Cre­at­ed as the first col­lab­o­ra­tion between two Ital­ian brands, the Ducati Diav­el 1260 Lam­borgh­i­ni pays homage to the Sian FKP 37 hybrid super­car.

motorcycle from Ducati and Lamborghini

In 2012, Volk­swa­gen bought Ducati, adding anoth­er Ital­ian icon to its impres­sive port­fo­lio, which already includ­ed Lam­borgh­i­ni and Bugat­ti, as well as Porsche, Bent­ley and Audi.

ducati and lamborghini bike

The head­quar­ters of the com­pa­nies are locat­ed about 20 kilo­me­ters apart on a short stretch between Bologna and Fer­rar­i’s home­town, Mod­e­na, which is the heart of the Ital­ian motor val­ley. It seems sur­pris­ing that Ducati and Lam­borgh­i­ni have nev­er worked togeth­er on a com­mon project before. At the same time, iron­i­cal­ly, the own­er of Ducati on paper is Auto­mo­bili Lam­borgh­i­ni SpA.

The inspi­ra­tion for this build was the 800 hp (597 kW) Sian FKP 37, Lam­borgh­ini’s first ever hybrid car, which was unveiled in 2019 in hon­or of the late Fer­di­nand Piech, who passed away a few months ear­li­er as chair­man of the VW Group. Only 63, emblem­at­ic of the com­pa­ny’s found­ing year (1963), were built, and they quick­ly sold out for US$2 mil­lion apiece, as did the 19 Sian open-top road­sters that were made a year lat­er.

brembo brakes

The Diav­el was the obvi­ous choice and Ducati built it around a more pow­er­ful ver­sion of the 1260 S with a 162 hp engine. (121 kW), Ohlins adjustable sus­pen­sion and ful­ly elec­tron­ic unit. With­out chang­ing the mechan­i­cal set­up of the stan­dard Diav­el, the design­ers of both brands col­lab­o­rat­ed to cre­ate a visu­al con­nec­tion between motor­cy­cle and car, start­ing with two cen­tral ele­ments: wheels and col­ors.


Cen­tro Stile Lam­borgh­i­ni has made sure this Diav­el has the same “Gea Green” col­or as the Sian, with the addi­tion of “Elec­trum Gold” hues on the rims and trel­lis frame.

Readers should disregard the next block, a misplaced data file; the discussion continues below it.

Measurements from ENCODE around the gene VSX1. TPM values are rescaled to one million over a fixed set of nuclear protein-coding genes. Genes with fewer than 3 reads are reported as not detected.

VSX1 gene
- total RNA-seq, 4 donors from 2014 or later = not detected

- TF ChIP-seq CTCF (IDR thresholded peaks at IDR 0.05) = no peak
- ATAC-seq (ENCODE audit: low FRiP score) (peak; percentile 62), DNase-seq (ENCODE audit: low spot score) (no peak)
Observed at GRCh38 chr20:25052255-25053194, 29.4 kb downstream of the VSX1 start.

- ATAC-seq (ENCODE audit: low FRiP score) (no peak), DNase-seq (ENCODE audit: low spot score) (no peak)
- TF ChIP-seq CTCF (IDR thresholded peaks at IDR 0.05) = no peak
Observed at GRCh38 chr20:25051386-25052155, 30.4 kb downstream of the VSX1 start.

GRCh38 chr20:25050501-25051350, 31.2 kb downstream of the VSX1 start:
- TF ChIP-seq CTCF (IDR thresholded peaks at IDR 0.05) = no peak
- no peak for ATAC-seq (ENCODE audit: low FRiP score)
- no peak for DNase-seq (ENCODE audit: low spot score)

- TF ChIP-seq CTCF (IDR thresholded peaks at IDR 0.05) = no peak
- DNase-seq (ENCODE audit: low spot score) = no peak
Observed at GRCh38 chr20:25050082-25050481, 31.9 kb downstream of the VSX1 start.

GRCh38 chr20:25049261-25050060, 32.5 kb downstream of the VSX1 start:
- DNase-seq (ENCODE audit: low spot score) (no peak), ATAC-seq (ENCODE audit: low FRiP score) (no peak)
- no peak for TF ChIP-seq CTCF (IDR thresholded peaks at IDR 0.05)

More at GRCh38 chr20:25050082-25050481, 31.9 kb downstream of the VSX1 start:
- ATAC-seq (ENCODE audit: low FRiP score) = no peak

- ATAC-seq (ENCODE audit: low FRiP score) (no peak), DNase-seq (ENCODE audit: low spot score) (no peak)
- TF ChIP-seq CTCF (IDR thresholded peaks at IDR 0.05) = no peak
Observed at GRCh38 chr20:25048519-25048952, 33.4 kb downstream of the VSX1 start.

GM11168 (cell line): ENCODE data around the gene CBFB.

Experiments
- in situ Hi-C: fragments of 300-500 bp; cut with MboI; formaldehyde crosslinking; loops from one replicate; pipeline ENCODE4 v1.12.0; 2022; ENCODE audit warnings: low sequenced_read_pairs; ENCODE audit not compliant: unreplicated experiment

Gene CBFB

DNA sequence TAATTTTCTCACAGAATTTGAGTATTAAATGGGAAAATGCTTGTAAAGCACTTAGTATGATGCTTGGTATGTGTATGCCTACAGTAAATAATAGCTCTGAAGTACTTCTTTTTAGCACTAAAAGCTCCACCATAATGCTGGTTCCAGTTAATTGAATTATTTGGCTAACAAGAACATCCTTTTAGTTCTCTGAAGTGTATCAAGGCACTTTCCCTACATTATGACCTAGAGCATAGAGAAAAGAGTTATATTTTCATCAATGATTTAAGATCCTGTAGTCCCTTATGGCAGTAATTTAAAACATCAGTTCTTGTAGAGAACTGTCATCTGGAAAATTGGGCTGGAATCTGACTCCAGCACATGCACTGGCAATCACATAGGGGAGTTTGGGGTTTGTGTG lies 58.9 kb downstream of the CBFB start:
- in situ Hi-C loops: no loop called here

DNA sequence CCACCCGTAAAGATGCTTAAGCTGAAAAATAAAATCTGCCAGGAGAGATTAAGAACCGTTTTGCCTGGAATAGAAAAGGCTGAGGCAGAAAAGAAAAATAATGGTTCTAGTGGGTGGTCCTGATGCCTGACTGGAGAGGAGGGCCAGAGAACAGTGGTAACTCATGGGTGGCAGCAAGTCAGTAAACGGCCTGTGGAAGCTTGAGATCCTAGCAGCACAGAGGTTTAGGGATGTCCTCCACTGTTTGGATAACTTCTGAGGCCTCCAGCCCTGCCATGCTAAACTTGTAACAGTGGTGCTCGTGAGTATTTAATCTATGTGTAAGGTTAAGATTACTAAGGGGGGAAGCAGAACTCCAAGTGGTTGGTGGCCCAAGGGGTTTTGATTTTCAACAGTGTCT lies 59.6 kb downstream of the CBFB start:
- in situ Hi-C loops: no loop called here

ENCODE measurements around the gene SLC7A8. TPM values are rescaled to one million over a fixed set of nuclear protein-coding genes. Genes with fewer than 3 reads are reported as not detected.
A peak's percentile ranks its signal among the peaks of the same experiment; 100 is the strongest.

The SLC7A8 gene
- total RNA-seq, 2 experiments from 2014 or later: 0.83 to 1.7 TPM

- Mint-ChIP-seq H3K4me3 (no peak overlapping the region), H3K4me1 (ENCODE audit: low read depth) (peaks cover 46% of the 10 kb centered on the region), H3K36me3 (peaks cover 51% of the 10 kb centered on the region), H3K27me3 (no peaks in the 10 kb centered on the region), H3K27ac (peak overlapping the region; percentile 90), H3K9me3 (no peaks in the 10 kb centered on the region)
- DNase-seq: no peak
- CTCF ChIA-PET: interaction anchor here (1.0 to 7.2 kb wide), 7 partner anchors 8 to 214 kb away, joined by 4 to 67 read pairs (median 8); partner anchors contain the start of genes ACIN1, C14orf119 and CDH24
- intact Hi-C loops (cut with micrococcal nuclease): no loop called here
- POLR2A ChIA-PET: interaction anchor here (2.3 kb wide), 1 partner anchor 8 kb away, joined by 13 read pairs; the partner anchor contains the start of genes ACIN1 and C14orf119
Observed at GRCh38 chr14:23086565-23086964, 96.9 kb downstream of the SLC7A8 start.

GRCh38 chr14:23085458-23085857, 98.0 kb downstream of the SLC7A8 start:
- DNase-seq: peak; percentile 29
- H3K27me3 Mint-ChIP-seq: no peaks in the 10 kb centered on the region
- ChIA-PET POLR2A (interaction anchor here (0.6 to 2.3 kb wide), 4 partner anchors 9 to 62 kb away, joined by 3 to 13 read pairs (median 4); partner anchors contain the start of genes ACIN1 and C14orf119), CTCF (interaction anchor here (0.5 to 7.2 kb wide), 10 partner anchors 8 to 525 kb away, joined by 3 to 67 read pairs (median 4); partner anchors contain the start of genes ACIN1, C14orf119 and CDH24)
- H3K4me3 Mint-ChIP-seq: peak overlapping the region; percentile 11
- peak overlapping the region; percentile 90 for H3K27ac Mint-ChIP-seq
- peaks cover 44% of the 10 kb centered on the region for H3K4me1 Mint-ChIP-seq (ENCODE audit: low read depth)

See also
Incredible underground rivers and lakes

Ducati replaced almost every­thing in the stan­dard body­work with car­bon fiber parts, includ­ing air intakes, cen­ter tank cap, mud­guards, exhaust cap, seat, head­light frame and engine spoil­er. This explains why the Lam­borgh­i­ni ver­sion weighs one kilo less than the Diav­el 1260S.

view from above

Diav­el 1260 Lam­borgh­i­ni will be pro­duced in a lim­it­ed edi­tion of only 630 motor­cy­cles. That’s 10 times more than the Sian FKP 37 cars were pro­duced. The bike def­i­nite­ly won’t car­ry the sev­en-fig­ure hyper­car price, but will require a sub­stan­tial pre­mi­um due to its col­lectible nature, unique parts like Lam­borgh­i­ni-style wheels, and an abun­dance of cus­tom-made car­bon parts.

If you want a more unusu­al vehi­cle, then read how the uni­cy­cle works in a sep­a­rate arti­cle.

motorcycle side view

Ducati does not men­tion deliv­ery times and sug­gests that inter­est­ed par­ties con­tact their local deal­ers for more infor­ma­tion. In any case, the expe­ri­ence of the pre­vi­ous fac­to­ry habits of Ital­ian man­u­fac­tur­ers — not only Ducati, but also April­ia and MV Agus­ta — tells us that the mod­els sell out pret­ty quick­ly, regard­less of the price tags.